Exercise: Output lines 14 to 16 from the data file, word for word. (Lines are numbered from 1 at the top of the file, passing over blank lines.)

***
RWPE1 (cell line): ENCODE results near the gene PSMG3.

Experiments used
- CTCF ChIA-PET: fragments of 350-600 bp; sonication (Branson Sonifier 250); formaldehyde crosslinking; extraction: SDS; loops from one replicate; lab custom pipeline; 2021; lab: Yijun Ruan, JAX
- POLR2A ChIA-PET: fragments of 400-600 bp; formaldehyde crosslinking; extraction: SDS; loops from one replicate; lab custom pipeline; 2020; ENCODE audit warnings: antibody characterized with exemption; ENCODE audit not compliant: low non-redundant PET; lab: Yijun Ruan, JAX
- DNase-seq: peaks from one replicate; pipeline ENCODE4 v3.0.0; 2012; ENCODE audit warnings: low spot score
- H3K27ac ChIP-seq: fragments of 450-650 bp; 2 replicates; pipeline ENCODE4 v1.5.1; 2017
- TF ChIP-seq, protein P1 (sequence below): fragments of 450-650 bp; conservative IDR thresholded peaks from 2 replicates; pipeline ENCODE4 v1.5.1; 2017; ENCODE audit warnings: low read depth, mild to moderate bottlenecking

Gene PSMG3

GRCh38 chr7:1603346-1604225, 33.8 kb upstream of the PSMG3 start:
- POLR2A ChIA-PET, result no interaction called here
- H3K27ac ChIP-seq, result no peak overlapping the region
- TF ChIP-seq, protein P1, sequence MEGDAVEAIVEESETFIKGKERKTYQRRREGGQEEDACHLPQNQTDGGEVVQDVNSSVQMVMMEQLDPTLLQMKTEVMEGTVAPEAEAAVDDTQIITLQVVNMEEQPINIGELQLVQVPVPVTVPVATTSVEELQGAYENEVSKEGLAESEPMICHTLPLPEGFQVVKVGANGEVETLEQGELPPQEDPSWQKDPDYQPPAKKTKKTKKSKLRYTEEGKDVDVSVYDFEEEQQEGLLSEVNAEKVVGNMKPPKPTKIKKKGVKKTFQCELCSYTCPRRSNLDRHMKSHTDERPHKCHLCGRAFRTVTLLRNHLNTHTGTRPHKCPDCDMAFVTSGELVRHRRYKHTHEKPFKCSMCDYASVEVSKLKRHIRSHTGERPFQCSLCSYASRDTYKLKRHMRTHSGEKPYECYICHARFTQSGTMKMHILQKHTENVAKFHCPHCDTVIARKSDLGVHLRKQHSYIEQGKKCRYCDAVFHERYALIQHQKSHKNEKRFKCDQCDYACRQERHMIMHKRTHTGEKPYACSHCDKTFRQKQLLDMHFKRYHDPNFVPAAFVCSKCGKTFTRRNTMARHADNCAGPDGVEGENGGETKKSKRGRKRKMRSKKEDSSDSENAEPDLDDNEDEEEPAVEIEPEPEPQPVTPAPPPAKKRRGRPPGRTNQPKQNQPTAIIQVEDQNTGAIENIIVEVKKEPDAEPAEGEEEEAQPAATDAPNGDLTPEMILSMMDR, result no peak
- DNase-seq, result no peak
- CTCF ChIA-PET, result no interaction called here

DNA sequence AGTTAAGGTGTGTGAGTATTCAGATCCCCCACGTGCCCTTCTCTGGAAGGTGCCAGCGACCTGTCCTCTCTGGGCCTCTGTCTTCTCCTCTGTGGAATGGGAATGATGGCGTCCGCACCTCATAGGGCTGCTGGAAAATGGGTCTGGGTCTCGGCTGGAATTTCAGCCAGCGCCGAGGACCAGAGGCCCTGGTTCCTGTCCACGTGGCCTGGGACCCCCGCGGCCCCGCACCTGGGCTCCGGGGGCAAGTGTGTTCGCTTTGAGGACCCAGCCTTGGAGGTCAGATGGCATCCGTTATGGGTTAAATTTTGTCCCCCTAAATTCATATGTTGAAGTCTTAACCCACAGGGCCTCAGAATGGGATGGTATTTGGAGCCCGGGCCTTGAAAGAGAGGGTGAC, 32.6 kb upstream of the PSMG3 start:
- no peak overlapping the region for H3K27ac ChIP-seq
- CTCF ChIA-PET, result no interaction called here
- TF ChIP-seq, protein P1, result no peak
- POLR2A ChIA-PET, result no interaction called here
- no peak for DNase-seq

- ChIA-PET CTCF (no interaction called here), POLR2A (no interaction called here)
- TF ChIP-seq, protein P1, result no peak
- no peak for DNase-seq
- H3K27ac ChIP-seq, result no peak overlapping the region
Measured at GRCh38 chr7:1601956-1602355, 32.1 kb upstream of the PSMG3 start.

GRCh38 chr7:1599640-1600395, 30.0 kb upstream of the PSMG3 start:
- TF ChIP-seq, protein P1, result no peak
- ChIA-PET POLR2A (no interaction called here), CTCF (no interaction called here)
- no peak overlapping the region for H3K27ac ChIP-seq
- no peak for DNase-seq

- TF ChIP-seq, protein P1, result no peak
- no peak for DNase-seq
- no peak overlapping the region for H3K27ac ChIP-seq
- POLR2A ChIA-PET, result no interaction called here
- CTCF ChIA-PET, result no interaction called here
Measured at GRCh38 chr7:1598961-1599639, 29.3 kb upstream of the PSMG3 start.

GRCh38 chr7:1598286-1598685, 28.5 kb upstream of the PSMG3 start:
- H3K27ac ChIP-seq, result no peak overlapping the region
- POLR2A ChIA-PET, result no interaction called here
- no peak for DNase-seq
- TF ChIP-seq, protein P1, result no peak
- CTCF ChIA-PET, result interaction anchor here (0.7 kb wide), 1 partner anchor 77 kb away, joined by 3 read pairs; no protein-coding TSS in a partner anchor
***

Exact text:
- CTCF ChIA-PET, result no interaction called here

DNA sequence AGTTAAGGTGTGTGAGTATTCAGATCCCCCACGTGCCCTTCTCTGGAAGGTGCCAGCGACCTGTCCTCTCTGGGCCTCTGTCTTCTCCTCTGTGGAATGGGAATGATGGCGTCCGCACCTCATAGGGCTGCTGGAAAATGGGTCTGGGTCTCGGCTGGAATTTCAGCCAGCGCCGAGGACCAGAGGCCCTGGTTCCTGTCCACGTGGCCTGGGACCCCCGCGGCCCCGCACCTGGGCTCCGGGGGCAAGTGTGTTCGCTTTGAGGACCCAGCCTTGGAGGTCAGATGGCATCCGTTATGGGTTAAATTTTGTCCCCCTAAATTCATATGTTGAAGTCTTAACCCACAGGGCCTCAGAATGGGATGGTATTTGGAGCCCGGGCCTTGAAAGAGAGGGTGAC, 32.6 kb upstream of the PSMG3 start:
- no peak overlapping the region for H3K27ac ChIP-seq